the last few paragraphs talk about "hacking" in the sense
        research was done by interactive testing with tweaked constants
        and hand adjustments, yeilded to verification of a patented
        process of upconversion of photons. Dave, this is my basis to
        say on a large project, not only the object produced will be
        smaller, the source often compresses much more than most would
        believe. I had suggested a 5:1 reduction, which people found
        difficult to believe. Larry here documents an actual case ~100:1
        reduction. Hope you enjoy the read, I did.:



        The laser control power conditioning system that I built in the
        late '70s was originally written in Fortran whose source code,
        specification and documentation filled a shelf full of 3 inch 3
        ring binders, probably close to 20 in all, which with tapes and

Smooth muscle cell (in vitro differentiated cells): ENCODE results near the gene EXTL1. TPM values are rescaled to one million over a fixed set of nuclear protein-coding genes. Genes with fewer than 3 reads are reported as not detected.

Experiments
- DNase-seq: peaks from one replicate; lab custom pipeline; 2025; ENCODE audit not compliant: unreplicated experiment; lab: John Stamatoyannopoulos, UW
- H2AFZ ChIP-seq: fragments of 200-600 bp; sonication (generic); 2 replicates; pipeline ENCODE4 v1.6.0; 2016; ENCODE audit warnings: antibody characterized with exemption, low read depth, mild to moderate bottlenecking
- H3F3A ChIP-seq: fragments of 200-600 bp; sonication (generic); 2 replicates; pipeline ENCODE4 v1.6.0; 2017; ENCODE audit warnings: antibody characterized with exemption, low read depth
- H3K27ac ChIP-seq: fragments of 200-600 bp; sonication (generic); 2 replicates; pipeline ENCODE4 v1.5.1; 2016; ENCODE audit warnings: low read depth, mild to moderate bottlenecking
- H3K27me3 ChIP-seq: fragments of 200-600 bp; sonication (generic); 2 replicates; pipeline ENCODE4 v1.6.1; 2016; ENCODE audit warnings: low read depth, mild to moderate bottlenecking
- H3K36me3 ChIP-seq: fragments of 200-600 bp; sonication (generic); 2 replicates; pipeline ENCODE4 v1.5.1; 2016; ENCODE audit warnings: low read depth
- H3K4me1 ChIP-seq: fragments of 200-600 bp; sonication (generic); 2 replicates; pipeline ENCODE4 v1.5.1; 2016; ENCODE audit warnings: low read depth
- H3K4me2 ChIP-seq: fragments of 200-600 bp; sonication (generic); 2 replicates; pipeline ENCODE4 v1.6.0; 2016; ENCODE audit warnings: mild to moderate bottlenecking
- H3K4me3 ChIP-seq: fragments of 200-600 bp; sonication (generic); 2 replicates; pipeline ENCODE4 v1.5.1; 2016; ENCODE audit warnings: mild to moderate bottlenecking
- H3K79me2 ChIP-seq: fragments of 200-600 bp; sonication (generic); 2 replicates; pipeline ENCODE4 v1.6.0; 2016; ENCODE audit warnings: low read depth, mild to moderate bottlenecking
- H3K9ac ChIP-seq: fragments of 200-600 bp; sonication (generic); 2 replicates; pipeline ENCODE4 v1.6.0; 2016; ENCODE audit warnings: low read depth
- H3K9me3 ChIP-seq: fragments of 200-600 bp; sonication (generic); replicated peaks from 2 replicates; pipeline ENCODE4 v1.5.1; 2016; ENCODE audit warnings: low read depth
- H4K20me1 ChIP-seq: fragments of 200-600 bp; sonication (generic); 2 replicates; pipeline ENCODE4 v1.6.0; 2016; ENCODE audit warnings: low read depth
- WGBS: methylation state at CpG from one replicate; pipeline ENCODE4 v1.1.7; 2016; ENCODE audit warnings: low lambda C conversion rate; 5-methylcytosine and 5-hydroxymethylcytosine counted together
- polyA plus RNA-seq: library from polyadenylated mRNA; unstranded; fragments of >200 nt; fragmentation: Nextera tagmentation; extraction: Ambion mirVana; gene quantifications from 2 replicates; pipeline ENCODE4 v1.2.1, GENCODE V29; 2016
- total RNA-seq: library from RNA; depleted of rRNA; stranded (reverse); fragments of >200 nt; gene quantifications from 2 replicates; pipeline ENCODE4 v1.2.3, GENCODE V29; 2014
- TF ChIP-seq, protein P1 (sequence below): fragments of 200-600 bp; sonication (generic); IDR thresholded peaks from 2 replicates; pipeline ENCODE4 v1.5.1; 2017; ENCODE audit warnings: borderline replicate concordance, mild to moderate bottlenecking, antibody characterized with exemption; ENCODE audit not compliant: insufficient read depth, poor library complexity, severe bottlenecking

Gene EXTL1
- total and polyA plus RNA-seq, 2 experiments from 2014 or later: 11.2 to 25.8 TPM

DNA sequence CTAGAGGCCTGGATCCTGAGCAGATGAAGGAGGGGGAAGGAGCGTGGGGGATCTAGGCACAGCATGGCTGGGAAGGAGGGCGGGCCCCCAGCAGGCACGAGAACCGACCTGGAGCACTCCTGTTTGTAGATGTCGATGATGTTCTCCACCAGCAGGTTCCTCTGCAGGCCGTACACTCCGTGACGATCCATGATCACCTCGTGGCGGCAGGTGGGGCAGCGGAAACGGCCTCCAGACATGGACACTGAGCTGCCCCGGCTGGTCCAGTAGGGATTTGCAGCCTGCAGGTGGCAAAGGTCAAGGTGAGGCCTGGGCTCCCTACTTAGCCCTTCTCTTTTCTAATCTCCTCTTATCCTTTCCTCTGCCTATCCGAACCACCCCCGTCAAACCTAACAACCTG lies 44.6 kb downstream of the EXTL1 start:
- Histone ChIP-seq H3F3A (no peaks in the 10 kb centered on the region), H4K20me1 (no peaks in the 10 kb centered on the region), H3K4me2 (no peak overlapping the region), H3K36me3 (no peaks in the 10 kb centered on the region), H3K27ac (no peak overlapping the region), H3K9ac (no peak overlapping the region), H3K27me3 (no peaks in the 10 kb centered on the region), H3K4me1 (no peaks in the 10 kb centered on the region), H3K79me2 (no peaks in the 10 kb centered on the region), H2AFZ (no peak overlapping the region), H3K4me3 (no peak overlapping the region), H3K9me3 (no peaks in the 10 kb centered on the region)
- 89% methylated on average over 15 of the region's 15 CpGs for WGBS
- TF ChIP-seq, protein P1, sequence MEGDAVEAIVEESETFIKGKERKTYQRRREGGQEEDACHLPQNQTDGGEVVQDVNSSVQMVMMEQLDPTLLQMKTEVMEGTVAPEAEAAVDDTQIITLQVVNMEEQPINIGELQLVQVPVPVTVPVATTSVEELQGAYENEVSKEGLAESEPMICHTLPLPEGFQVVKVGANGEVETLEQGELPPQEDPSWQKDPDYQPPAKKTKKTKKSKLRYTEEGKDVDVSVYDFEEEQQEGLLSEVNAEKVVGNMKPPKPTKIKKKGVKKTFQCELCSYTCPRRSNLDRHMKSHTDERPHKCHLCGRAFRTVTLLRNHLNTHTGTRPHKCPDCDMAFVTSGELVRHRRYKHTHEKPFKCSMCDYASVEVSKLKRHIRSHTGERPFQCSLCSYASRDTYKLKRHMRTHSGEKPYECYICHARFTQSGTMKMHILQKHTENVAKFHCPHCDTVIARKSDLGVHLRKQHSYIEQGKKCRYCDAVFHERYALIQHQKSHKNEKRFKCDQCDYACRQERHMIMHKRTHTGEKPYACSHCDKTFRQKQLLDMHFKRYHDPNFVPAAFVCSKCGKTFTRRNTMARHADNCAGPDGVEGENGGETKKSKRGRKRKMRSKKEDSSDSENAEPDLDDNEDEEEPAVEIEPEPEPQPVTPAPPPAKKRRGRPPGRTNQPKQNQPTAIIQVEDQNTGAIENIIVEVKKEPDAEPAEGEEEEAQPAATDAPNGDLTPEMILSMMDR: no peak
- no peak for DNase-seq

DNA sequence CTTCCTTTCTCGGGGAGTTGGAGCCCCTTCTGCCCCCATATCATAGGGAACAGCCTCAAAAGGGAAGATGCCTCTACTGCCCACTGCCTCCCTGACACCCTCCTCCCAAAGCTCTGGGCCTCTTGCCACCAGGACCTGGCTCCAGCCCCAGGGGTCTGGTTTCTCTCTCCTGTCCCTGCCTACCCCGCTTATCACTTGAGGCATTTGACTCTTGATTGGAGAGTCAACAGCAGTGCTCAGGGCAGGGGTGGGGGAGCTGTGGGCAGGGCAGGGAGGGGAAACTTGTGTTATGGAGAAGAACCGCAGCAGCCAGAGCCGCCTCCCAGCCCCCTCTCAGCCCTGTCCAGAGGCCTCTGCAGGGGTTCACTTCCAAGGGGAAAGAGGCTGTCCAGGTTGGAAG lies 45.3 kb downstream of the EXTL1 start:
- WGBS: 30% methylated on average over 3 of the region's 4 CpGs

backups and things filled a good 6 - 8 foot shelf. The Forth
        code, including the operating system source code fit in one 1
        inch binder and the power conditioning source code was about 10
        pages, or 30 Forth blocks.

        The Fortran system also included a microcoded Hewlett Packard
        21MX minicomputer that ran a relational description language
        (RDL) I had devised prior to finding out about Forth in 1976 or
        so. It was an interpretive system that stored spatial and
        temporal relationships of components, sort of Smalltalk-like
        (which I didn't learn about until the mid-80s). General
        Electric Trident Missile Systems built the system to my and
        another engineer's specifications.

        However, GE signed up to deliver the system in August of 1977,
        thinking that would be fine for meeting our September, 1977 DOE
        milestone. Unfortunately, the milestone required an operating
        laser, not just the power conditioning system.

        One of our EE staff had gone up to Ottawa to a semiconductor
        plant auction and bought two HP2114 computers: replete with 16K
        words of core memory! My first inhouse Forth system went on
        these, and, Ken Hardwick of the mainframe University computing
        center, put a full multi-tasking, multi-user operating system,